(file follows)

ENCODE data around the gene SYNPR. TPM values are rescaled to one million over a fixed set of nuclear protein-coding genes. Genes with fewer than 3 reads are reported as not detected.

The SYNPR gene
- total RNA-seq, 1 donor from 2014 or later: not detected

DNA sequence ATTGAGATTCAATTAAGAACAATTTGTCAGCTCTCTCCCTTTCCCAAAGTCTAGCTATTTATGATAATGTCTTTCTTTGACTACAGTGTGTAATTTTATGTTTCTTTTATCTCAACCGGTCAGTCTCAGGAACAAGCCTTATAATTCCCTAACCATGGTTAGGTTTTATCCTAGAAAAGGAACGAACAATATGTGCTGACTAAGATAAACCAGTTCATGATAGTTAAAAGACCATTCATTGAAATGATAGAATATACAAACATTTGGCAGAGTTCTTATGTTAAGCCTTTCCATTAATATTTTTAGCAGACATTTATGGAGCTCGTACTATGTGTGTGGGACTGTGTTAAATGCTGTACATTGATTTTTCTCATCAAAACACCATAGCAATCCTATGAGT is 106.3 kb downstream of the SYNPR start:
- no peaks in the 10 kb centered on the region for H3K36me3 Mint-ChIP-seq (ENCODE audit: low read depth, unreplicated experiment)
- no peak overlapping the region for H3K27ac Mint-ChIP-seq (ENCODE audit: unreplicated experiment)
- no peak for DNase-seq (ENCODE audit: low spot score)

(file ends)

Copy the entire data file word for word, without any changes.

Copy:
ENCODE data around the gene SYNPR. TPM values are rescaled to one million over a fixed set of nuclear protein-coding genes. Genes with fewer than 3 reads are reported as not detected.

The SYNPR gene
- total RNA-seq, 1 donor from 2014 or later: not detected

DNA sequence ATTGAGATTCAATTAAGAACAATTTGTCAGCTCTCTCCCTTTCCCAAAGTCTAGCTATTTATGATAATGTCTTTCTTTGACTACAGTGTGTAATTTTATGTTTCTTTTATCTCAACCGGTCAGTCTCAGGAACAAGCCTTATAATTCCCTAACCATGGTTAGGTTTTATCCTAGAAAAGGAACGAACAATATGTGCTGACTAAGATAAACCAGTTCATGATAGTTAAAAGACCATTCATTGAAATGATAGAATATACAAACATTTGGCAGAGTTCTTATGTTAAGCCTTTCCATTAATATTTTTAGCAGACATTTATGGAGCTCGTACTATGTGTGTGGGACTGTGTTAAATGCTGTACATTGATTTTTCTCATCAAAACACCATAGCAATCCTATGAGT is 106.3 kb downstream of the SYNPR start:
- no peaks in the 10 kb centered on the region for H3K36me3 Mint-ChIP-seq (ENCODE audit: low read depth, unreplicated experiment)
- no peak overlapping the region for H3K27ac Mint-ChIP-seq (ENCODE audit: unreplicated experiment)
- no peak for DNase-seq (ENCODE audit: low spot score)